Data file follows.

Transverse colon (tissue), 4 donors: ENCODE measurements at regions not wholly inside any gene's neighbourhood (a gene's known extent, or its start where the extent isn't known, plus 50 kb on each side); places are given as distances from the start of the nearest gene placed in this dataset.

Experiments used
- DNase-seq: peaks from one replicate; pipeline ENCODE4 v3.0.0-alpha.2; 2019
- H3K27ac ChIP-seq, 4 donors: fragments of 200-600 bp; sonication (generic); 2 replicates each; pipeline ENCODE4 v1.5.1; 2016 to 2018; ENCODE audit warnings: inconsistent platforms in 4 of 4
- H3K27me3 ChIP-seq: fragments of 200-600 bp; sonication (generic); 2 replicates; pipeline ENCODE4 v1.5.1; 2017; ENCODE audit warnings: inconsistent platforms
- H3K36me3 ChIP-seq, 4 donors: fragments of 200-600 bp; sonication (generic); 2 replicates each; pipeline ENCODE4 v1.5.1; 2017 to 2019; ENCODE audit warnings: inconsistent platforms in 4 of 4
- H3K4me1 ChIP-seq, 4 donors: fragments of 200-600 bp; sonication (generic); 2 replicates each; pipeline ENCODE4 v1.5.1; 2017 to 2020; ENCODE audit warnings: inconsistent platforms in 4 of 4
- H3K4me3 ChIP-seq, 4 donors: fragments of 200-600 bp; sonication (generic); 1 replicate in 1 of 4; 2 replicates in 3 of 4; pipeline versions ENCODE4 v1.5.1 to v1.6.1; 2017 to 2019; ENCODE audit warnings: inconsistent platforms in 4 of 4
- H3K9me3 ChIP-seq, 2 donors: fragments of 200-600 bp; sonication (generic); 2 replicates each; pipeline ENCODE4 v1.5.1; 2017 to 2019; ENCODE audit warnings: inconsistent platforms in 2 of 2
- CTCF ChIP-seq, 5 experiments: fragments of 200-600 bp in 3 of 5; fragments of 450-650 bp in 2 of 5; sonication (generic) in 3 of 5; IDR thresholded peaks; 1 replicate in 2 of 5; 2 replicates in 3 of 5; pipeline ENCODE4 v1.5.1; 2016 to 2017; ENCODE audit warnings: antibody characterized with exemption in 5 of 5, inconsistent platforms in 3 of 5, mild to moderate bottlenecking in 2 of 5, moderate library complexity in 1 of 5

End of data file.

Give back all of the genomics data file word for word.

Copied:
Transverse colon (tissue), 4 donors: ENCODE measurements at regions not wholly inside any gene's neighbourhood (a gene's known extent, or its start where the extent isn't known, plus 50 kb on each side); places are given as distances from the start of the nearest gene placed in this dataset.

Experiments used
- DNase-seq: peaks from one replicate; pipeline ENCODE4 v3.0.0-alpha.2; 2019
- H3K27ac ChIP-seq, 4 donors: fragments of 200-600 bp; sonication (generic); 2 replicates each; pipeline ENCODE4 v1.5.1; 2016 to 2018; ENCODE audit warnings: inconsistent platforms in 4 of 4
- H3K27me3 ChIP-seq: fragments of 200-600 bp; sonication (generic); 2 replicates; pipeline ENCODE4 v1.5.1; 2017; ENCODE audit warnings: inconsistent platforms
- H3K36me3 ChIP-seq, 4 donors: fragments of 200-600 bp; sonication (generic); 2 replicates each; pipeline ENCODE4 v1.5.1; 2017 to 2019; ENCODE audit warnings: inconsistent platforms in 4 of 4
- H3K4me1 ChIP-seq, 4 donors: fragments of 200-600 bp; sonication (generic); 2 replicates each; pipeline ENCODE4 v1.5.1; 2017 to 2020; ENCODE audit warnings: inconsistent platforms in 4 of 4
- H3K4me3 ChIP-seq, 4 donors: fragments of 200-600 bp; sonication (generic); 1 replicate in 1 of 4; 2 replicates in 3 of 4; pipeline versions ENCODE4 v1.5.1 to v1.6.1; 2017 to 2019; ENCODE audit warnings: inconsistent platforms in 4 of 4
- H3K9me3 ChIP-seq, 2 donors: fragments of 200-600 bp; sonication (generic); 2 replicates each; pipeline ENCODE4 v1.5.1; 2017 to 2019; ENCODE audit warnings: inconsistent platforms in 2 of 2
- CTCF ChIP-seq, 5 experiments: fragments of 200-600 bp in 3 of 5; fragments of 450-650 bp in 2 of 5; sonication (generic) in 3 of 5; IDR thresholded peaks; 1 replicate in 2 of 5; 2 replicates in 3 of 5; pipeline ENCODE4 v1.5.1; 2016 to 2017; ENCODE audit warnings: antibody characterized with exemption in 5 of 5, inconsistent platforms in 3 of 5, mild to moderate bottlenecking in 2 of 5, moderate library complexity in 1 of 5